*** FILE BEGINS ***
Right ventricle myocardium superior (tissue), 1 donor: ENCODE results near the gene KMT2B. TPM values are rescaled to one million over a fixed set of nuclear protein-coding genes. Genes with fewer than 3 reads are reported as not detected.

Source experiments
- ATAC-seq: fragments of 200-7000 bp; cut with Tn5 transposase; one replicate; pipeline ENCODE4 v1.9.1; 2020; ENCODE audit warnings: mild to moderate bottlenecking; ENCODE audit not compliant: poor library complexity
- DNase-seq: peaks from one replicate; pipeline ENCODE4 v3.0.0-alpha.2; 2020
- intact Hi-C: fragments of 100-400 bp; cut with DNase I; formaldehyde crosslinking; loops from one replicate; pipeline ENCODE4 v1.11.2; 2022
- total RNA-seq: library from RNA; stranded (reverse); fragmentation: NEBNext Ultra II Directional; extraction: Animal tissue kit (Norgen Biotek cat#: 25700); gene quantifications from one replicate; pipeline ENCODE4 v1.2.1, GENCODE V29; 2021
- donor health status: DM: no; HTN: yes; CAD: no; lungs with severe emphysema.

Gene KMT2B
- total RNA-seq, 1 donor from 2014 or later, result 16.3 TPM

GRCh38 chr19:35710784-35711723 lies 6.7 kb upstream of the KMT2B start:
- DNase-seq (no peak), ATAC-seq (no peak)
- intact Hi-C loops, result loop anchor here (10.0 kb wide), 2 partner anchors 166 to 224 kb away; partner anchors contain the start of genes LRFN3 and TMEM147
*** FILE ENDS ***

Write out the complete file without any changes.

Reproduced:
Right ventricle myocardium superior (tissue), 1 donor: ENCODE results near the gene KMT2B. TPM values are rescaled to one million over a fixed set of nuclear protein-coding genes. Genes with fewer than 3 reads are reported as not detected.

Source experiments
- ATAC-seq: fragments of 200-7000 bp; cut with Tn5 transposase; one replicate; pipeline ENCODE4 v1.9.1; 2020; ENCODE audit warnings: mild to moderate bottlenecking; ENCODE audit not compliant: poor library complexity
- DNase-seq: peaks from one replicate; pipeline ENCODE4 v3.0.0-alpha.2; 2020
- intact Hi-C: fragments of 100-400 bp; cut with DNase I; formaldehyde crosslinking; loops from one replicate; pipeline ENCODE4 v1.11.2; 2022
- total RNA-seq: library from RNA; stranded (reverse); fragmentation: NEBNext Ultra II Directional; extraction: Animal tissue kit (Norgen Biotek cat#: 25700); gene quantifications from one replicate; pipeline ENCODE4 v1.2.1, GENCODE V29; 2021
- donor health status: DM: no; HTN: yes; CAD: no; lungs with severe emphysema.

Gene KMT2B
- total RNA-seq, 1 donor from 2014 or later, result 16.3 TPM

GRCh38 chr19:35710784-35711723 lies 6.7 kb upstream of the KMT2B start:
- DNase-seq (no peak), ATAC-seq (no peak)
- intact Hi-C loops, result loop anchor here (10.0 kb wide), 2 partner anchors 166 to 224 kb away; partner anchors contain the start of genes LRFN3 and TMEM147